Procedure B A 1.37% aqueous solution of adipic acid at 75 C. is passed through the carbon bed at a rate of 0.5 gallon/ cu. ft. carbon/ minute, a total of 7.5 gallons of solution being used and the solution being recycled for 30 minutes. The carbon is then washed by passing 7.5 gallons of water at 50 C. through the bed for 30 minutes at a rate of 0.5 gallon/cu. ft. carbon/minute. The adipic acid and water treatments are repeated three additional times. After the final water wash, a 1% aqueous solution of hexamethylene diamine at 75 C. is passed through the carbon at a rate of 0.5 gallon/ cu. ft. carbon/minute for a period of 4 hours, the total volume of solution being 7.5 gallons and the solution being recycled. This amount of diamine solution is sufiicient to neutralize the adipic acid present in the carbon. The carbon is then washed with water by passing 50 C. water through the bed for 30 minutes at 0.5 gallon/cu. ft. carbon/minute.

Procedure C A 1.37% aqueous solution of adipic acid is passed through the -wet carbon for 1 hour at a rate of 0.5 gallon/cu. ft. carbon/minute, the solution temperature being 75 C. The carbon is then washed with 50 C. water by passing 7.5 gallons through the bed at a rate of 0.5 gallon/cu. ft. carbon/minute. A 1% aqueous solution of hexamethylene diamine at 75% C. is then passed continuously through the carbon bed for 2 hours at a rate of 0.5 gallon/cu. ft. carbon/minute, said time and rate being sufficient to neutralize the adipic acid present lower than with the untreated carbon.

Calcium content of carbon: Percent by weight Untreated 0.8 Procedure A 0.12

Procedure B 0.13 Procedure C 0.13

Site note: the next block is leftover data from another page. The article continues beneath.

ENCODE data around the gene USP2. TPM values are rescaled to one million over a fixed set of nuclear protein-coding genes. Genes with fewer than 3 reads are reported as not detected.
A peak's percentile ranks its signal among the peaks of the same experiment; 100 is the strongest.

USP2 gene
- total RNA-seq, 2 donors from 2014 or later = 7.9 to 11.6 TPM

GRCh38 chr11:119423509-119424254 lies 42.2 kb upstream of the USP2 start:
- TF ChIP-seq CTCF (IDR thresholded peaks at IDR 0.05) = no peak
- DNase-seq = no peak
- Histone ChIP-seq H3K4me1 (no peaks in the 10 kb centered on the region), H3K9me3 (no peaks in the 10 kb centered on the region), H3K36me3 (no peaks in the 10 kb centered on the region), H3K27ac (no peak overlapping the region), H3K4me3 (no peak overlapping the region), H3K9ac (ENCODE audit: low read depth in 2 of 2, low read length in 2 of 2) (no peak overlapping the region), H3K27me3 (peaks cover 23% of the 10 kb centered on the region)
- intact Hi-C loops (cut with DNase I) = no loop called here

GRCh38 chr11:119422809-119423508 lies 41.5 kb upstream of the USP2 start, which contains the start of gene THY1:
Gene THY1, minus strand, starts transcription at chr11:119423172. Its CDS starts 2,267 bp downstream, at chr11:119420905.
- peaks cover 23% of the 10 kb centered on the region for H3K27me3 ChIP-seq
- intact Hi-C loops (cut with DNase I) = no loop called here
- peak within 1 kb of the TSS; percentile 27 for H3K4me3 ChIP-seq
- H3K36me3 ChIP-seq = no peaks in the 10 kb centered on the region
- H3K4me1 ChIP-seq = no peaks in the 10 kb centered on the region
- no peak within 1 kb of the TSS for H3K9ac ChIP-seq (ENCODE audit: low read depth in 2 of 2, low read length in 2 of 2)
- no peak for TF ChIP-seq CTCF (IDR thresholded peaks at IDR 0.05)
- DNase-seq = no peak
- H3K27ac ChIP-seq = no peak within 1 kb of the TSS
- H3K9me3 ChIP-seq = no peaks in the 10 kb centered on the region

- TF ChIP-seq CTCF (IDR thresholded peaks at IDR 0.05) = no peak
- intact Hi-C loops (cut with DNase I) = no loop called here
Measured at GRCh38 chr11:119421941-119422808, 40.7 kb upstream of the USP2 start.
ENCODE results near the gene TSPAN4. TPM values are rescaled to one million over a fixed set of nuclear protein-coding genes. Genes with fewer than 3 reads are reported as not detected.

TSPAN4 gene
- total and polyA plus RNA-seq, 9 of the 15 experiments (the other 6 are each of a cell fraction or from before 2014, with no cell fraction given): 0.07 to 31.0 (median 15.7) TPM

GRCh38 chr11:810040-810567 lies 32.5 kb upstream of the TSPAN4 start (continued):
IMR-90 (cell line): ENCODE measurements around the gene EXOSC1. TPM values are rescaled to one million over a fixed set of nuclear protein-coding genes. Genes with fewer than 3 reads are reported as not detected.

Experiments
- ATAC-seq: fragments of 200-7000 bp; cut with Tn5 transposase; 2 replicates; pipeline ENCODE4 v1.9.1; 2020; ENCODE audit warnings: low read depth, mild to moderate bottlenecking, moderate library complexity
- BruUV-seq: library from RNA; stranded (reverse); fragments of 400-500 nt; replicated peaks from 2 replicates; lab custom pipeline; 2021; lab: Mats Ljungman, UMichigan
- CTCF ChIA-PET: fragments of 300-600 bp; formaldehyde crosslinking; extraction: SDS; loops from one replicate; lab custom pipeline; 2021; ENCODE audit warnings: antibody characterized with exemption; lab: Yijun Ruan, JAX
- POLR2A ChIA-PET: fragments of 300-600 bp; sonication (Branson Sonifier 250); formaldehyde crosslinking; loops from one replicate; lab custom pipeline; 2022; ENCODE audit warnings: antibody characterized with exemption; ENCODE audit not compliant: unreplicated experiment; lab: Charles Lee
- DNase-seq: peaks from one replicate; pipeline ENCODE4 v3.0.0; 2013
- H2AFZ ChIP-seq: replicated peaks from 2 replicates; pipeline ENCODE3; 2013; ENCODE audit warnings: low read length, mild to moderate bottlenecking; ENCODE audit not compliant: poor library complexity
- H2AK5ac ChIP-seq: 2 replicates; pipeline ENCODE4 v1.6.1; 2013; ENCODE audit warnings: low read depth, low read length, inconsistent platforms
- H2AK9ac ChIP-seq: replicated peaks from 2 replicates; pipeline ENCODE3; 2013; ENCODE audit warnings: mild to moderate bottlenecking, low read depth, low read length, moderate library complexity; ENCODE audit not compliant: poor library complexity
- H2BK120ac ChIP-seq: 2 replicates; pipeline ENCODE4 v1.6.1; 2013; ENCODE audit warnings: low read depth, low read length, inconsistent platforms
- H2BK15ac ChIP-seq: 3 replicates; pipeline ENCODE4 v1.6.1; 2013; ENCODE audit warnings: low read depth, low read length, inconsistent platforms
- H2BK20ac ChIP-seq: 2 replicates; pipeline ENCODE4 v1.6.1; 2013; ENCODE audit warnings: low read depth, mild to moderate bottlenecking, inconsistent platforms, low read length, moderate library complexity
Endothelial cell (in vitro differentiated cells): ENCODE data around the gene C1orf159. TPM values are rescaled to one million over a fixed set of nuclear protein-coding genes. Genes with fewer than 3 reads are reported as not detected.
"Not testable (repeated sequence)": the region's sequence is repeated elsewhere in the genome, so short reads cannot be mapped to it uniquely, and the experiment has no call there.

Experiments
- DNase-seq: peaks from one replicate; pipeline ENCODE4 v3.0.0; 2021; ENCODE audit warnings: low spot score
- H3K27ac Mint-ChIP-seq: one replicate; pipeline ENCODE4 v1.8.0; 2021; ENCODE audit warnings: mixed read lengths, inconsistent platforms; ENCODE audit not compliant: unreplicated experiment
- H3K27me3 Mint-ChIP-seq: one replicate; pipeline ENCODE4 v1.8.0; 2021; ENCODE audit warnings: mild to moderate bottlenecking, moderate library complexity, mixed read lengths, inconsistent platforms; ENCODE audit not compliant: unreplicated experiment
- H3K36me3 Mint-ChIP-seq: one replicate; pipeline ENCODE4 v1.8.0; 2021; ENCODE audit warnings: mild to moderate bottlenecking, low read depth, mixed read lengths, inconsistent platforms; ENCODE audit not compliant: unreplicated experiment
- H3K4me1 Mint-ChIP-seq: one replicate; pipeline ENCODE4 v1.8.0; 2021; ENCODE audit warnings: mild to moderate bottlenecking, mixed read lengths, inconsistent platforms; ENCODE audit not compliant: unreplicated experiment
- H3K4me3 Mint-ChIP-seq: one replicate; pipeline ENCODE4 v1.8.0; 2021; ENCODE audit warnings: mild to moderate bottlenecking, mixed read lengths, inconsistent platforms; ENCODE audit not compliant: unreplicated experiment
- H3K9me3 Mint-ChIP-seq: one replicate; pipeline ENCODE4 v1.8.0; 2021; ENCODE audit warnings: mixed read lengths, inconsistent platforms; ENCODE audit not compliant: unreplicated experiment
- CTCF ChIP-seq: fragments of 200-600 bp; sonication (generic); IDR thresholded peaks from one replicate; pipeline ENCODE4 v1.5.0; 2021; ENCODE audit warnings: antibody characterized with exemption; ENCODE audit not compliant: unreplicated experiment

EXAMPLE IV A 1.4% aqueous adipic acid solution at C. is circulated at a rate of 45 gallons/minute (170.3 liters/min.) through an ion exchange resin bed containing 45 cubic feet (1.27 cu. meters) of Amberlite (Rohm and Haas trademark for ion exchange resins) 200 cationic resin, then through a bed containing 1990 lbs. of granular activated carbon of the type disclosed in Example 1. The acid effluent from the carbon bed is returned to the ion exchange resin bed to maintain continuous recirculation of the acid solution. Analysis of the efiluent from the carbon bed showed a level of 164 p.p.m. of calcium inijally. At the end of seven hours, the calcium content had dropped to l p.p.m. Analysis of the carbon in the bed after the acid treatment showed a level of 671 p.p.m. of calcium as compared to 10,816 p.p.m. for the untreated material. After the acid treatment is completed, the carbon bed is washed with deionized water for about four hours to remove the sodium released into the system during the ion exchange operation. The carbon bed is then treated by passing 0.65% aqueous solution of hexamethylenediamine through the bed at a rate of 45 gallons/minute (170.3 liters/min.) for a period of eight hours, after which time the adipic acid present in the carbon is neutralized. The diamine solution is also recirculated, but not passed through the ion exchange resin. After the diamine treatment, the bed is again washed with deionized water for four hours. When 66 nylon salt solution is passed through the treated bed, much less of the initial efliuent salt solution must be discarded due to a high level of metal contaminants than is the case with untreated carbon and considerably less salt is discarded than is the case with continuous or batch purification in the absence of the ion exchange resin treatment of the adipic acid. The ion exchange resin bed is regenerated for reuse by washing the bed with a sodium chloride solution followed by washing with deionized water.